If you lived on the moon, you’d have to give up lots of things you take for granted on Earth. The feeling of your feet planted firmly on the ground. Your ability to breathe outside without a helmet. And your night-sky view.
Humans have spent millennia staring up at the moon, watching it rise and set, charting its phases as it grows and shrinks each month. But from the viewpoint of the moon, how would the Earth look hanging in the sky?
Well, first, that depends on where you’re standing.
The moon is tidally locked with Earth, meaning the moon’s orbital period matches its rotational period. It takes about a month for both the moon to orbit Earth and for the moon to rotate on its axis. Effectively, this means that the same side of the moon always facing our planet. That’s why when you peer through a telescope, the craters and other features on the surface of the moon are always in the same place.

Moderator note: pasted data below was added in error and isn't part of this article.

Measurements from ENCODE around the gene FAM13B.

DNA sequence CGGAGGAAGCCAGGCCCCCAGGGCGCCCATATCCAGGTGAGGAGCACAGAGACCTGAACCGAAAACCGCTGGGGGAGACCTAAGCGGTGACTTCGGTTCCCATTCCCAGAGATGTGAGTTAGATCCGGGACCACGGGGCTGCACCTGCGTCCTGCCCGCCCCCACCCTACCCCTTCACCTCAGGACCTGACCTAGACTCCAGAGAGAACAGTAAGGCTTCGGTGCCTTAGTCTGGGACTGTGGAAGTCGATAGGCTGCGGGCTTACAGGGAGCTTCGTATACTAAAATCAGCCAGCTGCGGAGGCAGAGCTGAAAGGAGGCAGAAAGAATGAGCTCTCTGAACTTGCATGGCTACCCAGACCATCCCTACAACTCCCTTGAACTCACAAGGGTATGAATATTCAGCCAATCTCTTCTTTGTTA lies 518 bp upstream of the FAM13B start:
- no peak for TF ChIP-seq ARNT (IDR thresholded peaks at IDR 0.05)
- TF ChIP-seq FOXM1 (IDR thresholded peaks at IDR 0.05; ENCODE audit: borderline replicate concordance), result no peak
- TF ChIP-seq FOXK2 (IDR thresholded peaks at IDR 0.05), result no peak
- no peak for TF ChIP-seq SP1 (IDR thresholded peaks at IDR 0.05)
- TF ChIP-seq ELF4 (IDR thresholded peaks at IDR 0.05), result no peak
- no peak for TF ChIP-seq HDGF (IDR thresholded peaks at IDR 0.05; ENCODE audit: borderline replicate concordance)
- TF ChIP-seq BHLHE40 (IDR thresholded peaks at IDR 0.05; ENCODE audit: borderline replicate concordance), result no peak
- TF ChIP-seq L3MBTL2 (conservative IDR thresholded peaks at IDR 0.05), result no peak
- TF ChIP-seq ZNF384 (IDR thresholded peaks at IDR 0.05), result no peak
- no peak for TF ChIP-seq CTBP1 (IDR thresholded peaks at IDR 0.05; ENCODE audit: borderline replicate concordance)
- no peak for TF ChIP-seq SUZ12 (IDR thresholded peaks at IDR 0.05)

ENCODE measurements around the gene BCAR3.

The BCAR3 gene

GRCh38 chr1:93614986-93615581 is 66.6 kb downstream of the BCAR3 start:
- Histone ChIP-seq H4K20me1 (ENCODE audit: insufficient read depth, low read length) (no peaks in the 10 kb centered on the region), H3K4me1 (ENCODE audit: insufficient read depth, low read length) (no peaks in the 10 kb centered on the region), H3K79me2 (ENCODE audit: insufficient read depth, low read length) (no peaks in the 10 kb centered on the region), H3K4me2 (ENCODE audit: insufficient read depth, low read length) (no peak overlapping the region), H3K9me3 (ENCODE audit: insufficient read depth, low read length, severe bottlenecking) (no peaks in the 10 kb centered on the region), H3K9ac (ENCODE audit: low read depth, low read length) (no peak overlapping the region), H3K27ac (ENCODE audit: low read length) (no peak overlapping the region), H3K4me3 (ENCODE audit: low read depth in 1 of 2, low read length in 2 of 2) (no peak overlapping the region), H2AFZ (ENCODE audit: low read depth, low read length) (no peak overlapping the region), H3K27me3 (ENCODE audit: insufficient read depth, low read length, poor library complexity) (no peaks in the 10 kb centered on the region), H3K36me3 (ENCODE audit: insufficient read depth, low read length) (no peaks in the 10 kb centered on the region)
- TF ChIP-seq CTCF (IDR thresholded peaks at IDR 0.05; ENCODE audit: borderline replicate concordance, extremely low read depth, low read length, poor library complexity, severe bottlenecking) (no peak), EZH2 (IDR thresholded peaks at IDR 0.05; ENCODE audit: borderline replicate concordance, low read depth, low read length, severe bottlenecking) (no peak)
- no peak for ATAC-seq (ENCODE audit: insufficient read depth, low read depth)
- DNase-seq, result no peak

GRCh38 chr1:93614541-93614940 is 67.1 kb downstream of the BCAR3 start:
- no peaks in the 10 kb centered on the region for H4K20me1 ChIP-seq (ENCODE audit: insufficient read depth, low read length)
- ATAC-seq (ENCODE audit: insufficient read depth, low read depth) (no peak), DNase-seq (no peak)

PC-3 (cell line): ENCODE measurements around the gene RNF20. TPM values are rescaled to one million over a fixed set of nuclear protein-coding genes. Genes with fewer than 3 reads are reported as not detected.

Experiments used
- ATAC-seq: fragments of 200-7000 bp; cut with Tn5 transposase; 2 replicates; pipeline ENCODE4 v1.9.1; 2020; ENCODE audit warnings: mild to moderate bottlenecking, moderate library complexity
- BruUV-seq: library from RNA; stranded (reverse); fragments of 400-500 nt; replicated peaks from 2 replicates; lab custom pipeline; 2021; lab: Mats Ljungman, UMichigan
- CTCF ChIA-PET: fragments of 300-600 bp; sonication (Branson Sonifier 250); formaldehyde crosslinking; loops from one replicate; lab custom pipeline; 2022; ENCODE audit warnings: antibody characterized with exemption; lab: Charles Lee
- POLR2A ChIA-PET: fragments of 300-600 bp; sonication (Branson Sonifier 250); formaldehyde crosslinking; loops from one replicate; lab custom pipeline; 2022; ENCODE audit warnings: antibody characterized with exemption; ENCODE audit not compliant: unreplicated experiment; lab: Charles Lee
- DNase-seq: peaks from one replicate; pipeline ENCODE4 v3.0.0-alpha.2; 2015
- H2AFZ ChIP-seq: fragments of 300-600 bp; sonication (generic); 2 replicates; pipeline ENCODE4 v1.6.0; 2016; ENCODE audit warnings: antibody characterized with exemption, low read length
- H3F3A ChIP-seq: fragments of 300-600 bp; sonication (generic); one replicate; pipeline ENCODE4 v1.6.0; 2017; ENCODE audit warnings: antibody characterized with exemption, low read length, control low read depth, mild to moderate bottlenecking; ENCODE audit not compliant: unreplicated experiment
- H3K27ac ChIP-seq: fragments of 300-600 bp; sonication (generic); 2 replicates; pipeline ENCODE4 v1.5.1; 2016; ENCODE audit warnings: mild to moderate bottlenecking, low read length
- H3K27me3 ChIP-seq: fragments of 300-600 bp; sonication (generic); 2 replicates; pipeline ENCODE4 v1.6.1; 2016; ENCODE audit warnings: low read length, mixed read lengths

The first humans who directly saw the far side of the moon, that is, the side that’s always facing away from Earth, were the Apollo 8 astronauts.